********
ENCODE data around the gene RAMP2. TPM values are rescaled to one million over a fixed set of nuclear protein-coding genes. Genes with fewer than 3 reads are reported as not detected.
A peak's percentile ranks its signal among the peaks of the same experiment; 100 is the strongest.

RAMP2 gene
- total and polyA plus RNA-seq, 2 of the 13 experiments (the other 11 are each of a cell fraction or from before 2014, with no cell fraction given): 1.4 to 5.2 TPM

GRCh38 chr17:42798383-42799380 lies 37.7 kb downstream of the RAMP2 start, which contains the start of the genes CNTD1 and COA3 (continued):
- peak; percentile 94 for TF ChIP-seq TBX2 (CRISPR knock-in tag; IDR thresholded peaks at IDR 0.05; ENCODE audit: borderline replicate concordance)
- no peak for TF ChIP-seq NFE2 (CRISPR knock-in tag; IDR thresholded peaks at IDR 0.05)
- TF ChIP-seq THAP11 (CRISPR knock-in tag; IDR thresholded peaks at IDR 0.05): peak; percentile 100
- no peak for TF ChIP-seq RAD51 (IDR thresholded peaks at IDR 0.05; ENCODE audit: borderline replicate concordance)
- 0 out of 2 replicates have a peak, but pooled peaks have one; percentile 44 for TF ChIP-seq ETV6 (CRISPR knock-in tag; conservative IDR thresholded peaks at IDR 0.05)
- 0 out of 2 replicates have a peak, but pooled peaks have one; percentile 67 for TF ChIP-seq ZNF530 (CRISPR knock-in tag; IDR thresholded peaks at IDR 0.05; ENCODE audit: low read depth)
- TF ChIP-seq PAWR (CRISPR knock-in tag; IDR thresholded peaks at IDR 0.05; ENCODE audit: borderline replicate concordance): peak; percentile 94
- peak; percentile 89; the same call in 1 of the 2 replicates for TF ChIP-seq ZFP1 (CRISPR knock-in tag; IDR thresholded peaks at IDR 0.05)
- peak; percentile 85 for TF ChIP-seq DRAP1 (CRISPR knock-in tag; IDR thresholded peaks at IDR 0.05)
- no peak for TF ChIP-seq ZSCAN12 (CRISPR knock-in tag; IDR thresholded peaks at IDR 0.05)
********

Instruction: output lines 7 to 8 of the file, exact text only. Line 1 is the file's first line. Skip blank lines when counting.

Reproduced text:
- no peak for TF ChIP-seq NFE2 (CRISPR knock-in tag; IDR thresholded peaks at IDR 0.05)
- TF ChIP-seq THAP11 (CRISPR knock-in tag; IDR thresholded peaks at IDR 0.05): peak; percentile 100